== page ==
International Women’s Day Celebrates Jean Conan Doyle

Lady Bromet WRAF

Jean Conan Doyle, a.k.a. Lady Bromet, Air Commandant, DBE, AE, WRAF, ADC

There are many strong historical female figures in the Piper Houdini novels. But in Celebration of International Women’s Day, I wanted to recognize a pioneer who paved the way for other women to follow. I am speaking of Jean Conan Doyle, the daughter of Sherlock Holmes’ creator Sir Arthur Conan Doyle. Though she is only 13 years old in the novels, Jean (who called herself Billy in her early years and was described by Houdini as a tomboy) grew up to be a woman of great accomplishment.

Jean Conan Doyle and her family

Jean (Billy) Conan Doyle with her father Sir Arthur Conan Doyle, mother Lady Conan Doyle (Jean Leckie), and brothers Denis and Adrian (May 4,1923).

Despite trouble with her eyesight (which her father, a trained optometrist, never diagnosed), Jean’s first 17 years were happy ones. She attended her Aunt Ida’s school, Granville House in Eastbourne, where she took after her Spiritualist mother in developing a love of nature. As a schoolgirl, she was a classmate and friend of Joan Boniface Winnifrith, who later became the film and television actress Anna Lee. She was devoted to her father and traveled the world with him on his Spiritualist tours to Australia, America, and South Africa.

After Sir Arthur’s death in 1930, Jean remained at home with her mother until 1938 when she joined the Women’s Auxiliary Service of the Royal Air Force. She served in the RAF for thirty years and worked in intelligence during World War II. Commissioned a section officer, she was promoted to temporary flight officer in 1942 and to temporary squadron officer in 1944.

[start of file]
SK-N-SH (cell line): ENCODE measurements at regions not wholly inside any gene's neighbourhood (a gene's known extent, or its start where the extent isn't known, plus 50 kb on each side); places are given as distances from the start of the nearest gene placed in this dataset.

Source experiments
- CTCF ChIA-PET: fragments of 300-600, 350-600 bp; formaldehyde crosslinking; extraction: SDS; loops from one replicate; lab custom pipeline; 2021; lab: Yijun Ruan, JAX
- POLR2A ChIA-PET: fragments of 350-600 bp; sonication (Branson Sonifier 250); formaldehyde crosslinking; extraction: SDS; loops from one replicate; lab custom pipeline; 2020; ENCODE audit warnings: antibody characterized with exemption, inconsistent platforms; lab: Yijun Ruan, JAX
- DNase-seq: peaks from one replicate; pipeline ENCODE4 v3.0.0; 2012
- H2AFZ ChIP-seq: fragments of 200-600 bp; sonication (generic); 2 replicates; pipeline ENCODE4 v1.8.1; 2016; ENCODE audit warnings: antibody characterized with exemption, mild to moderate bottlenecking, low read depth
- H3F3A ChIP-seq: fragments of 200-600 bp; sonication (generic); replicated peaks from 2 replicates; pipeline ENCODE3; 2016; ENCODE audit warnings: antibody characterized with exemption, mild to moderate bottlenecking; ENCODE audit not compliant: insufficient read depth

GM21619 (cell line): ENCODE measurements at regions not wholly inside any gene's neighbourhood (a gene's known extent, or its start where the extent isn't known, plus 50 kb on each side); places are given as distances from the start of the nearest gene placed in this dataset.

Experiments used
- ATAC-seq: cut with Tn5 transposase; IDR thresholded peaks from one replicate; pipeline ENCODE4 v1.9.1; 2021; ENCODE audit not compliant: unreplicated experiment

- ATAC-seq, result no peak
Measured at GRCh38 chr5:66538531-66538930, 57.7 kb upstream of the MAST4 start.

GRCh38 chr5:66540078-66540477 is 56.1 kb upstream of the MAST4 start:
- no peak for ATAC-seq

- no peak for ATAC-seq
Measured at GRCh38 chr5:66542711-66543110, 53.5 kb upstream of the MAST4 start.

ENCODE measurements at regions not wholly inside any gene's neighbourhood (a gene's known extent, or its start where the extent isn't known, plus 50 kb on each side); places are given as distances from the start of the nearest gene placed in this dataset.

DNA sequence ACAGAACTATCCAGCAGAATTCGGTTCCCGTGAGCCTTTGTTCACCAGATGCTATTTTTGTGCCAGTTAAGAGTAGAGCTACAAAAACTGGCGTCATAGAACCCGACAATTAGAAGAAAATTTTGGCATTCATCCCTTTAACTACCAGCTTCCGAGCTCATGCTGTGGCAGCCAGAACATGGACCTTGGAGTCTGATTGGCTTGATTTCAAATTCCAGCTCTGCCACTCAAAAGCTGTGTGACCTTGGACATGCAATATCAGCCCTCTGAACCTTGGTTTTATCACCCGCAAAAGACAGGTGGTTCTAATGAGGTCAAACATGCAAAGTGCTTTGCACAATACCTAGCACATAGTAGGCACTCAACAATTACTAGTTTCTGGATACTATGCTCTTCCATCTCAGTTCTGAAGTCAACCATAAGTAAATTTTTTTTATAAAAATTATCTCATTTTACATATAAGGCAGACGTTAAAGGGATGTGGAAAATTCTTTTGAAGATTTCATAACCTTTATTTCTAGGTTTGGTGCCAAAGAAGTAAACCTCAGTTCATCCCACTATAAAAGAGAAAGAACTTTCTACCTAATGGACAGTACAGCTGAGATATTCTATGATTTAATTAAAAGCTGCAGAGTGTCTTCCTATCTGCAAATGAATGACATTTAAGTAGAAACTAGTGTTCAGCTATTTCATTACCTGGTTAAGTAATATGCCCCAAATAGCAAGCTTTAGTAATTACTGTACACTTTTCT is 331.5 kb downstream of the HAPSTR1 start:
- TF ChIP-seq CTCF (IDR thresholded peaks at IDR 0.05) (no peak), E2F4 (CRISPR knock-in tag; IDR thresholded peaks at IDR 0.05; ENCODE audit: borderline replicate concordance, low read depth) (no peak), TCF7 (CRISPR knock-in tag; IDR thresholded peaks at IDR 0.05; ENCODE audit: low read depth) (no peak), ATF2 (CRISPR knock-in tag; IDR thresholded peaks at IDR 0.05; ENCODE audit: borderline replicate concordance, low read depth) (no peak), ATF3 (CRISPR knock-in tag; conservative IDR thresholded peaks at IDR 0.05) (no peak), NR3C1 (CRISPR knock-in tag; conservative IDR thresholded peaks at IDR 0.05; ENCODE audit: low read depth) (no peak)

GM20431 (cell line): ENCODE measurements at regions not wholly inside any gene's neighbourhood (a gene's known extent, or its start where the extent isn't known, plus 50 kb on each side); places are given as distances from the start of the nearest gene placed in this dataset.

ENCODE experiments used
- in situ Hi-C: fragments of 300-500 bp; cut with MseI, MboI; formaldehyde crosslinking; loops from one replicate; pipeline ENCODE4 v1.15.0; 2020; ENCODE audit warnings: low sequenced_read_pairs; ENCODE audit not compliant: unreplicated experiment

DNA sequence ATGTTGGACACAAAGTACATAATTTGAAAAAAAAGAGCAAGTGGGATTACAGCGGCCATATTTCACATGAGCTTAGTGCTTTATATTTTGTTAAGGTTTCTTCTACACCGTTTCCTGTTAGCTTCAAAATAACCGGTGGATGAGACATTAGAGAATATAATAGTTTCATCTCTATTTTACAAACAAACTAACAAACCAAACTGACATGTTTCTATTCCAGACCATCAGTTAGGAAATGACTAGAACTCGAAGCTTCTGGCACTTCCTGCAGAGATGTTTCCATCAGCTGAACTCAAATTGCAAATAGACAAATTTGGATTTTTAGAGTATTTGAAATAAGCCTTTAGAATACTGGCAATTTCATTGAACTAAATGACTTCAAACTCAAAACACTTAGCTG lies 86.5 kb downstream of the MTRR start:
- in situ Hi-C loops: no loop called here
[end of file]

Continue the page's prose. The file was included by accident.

After the war, Jean served in Germany with the British Air Forces of Occupation and then moved to the Technical Training Command. She served as Commanding Officer of RAF Hawkinge from 1956 to 1959, and on April 1, 1963, became the head of the Women’s Royal Air Force—the first Director to have risen through the ranks. On April 29 of the same year, she was appointed an honorary Aide-de-Camp to Queen Elizabeth II, serving until 1966.

On 1 June 1963, she was elevated to Dame Commander of the Order of the British Empire (DBE, Military Division), and was known as Dame Jean Conan Doyle. She gained the additional sobriquet “Lady Bromet” upon marrying Air Vice-Marshal Sir Geoffrey Rhodes Bromet (1891–1983).

Jean passed away on November 18, 1997. A simple gravestone in the All Saints Churchyard in New Forest bears her name and that of her husband, near the cross which marks the site where her mother and father lay. Her will stipulated that all copyrights she owned of her father’s works were to be transferred to the Royal National Institute for the Blind. She had no children and the Conan Doyle line died with her.


Posted on Thursday, March 8, 2018

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